• Received as a legal heir – i.e. share of ancestral property received after partition or share of any other property acquired as a legal heir.
  • When a Hindu dies intestate, his property devolves as per Section 8 of the Hindu Succession Act, and such property which comes in the hands of a legal heir becomes his self acquired property.

Read: Equal inheritance rights to daughters

Distribution of self-acquired property of a father:

  • A father is within his rights to give the self-acquired -property to his one son to the exclusion of other children.
  • During his lifetime, his children have no right to claim it. He can pass the same to his one son by gift or by will.
  • However, if another son has contributed towards the purchase of self-acquired property of the father and he can prove his contribution, he has a right in the said property. Then in such a situation, a father cannot pass the self-acquired property to one son excluding the son who has contributed.

Read: Inheritance under Hindu Succession Act – Who can/Who cannot?

What is the ancestral property?

  • A property which has passed on undivided up to four generations of male lineage is called ancestral property. The property should be four generations old. A person inherits the property as a descendant.
  • The property inherited from father, grandfather or great grandfather becomes ancestral property.
  • The property inherited from mother, uncle, grandmother or any other relative is not ancestral property.
  • The property received as a gift or through a will is not ancestral.

Read: Before you plan to take away inheritance money from India

Distribution of ancestral property of a father:

  • In an ancestral property, all the sons have a right by birth and therefore, the father cannot give the ancestral property to one son to the exclusion of others. After amendment of 2005 in the Hindu Succession Act, even daughters are coparceners and have a right in the ancestral property.
  • A father cannot freely give the ancestral property to one son. In Hindu law, the ancestral property can be gifted only under certain situations like distress or for pious reasons. Otherwise, the ancestral property cannot be given away to one child to the exclusion of all others.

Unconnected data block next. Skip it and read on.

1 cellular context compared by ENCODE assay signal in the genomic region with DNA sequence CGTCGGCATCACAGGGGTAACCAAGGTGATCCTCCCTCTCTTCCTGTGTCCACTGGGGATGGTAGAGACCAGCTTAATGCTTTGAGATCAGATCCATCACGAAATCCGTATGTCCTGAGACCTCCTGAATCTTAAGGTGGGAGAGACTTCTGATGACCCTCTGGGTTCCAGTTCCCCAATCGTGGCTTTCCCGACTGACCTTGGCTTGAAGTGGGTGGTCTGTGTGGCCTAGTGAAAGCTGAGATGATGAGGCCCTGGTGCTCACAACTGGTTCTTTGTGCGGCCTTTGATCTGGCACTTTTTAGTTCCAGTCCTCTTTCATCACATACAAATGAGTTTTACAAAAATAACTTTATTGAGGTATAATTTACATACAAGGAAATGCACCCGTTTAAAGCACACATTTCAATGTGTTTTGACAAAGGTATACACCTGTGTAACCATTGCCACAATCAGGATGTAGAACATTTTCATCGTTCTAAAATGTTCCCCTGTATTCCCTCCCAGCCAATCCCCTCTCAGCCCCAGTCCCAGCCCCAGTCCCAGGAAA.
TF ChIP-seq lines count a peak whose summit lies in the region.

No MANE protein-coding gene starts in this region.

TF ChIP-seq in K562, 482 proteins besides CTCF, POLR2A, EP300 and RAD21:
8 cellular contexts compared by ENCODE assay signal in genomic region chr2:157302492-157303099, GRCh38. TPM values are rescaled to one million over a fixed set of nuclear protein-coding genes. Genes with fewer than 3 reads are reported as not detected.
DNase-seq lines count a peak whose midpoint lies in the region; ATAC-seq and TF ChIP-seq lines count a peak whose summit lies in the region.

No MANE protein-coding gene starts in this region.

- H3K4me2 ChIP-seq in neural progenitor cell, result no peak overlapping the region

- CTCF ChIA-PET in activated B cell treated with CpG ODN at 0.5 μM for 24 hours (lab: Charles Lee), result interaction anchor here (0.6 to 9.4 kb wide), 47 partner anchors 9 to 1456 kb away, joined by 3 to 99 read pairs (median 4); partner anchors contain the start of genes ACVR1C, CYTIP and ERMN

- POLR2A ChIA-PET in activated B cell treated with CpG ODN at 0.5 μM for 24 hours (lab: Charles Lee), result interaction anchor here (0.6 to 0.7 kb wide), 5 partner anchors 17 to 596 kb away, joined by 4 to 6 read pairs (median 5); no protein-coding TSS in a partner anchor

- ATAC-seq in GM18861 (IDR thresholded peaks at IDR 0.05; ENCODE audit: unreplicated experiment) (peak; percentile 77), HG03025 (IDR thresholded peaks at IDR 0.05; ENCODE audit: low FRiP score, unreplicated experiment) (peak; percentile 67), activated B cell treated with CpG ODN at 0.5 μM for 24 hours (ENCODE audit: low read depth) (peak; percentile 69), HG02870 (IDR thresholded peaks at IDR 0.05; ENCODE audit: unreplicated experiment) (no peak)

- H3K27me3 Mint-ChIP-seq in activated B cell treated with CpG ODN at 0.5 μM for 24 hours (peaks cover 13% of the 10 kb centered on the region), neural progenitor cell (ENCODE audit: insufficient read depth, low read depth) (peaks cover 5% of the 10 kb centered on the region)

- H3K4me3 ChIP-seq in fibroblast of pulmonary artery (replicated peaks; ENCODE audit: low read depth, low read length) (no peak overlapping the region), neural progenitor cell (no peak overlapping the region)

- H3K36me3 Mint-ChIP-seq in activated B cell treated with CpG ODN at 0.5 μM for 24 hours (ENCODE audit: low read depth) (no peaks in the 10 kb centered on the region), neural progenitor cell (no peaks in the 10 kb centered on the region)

For Muslim and Christians, there is no concept of ancestral property. The property can be given to one son as per the limit permitted under personal law for Muslims.

For Christians, the property is considered as self-acquired despite the mode of acquisition and rights are governed as per the Indian Succession Act, 1925.

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Property Rights of Women in India

Property Rights of Women in India

For long, women were not supposed to have as much share in the property as men had. Property rights of women in India remained largely an ignored and unaddressed issue. Till about twelve years ago –specifically, the year 2005 -women stood to lose on account of their being daughters/wives/daughters-in-law. In September 2005, the courts declared that Indian women would have a right to a share in property just like a man of the family did.

While it is tough to put in brief the minute details of how the property rights of women in India effectively stand, below is an attempt to give a glimpse of the same. The status of a woman in terms of relationships has been further analysed in terms of the major law categories.

Read: Wife rights on the property after husband’s death

Property rights of women in India

Daughters

Hindu Law,

  • The daughters now have equal right of inheritance to their father’s estate as sons.
  • The daughters have a right to receive a share in mother’s property.
  • The Hindu Succession (Amendment) Act, 2005 removes discriminatory gender that was in the provisions of the Hindu Succession Act, 1956 and now it gives the various rights to the daughters that are as follows:
  • In the context of coparcener, the daughter will
  • have same rights as the son
  • have to bear the same liability in the property as the son
  • be allotted the same share as to the son
  • The married daughter does not have the right to ask for maintenance or to shelter in her parent’s home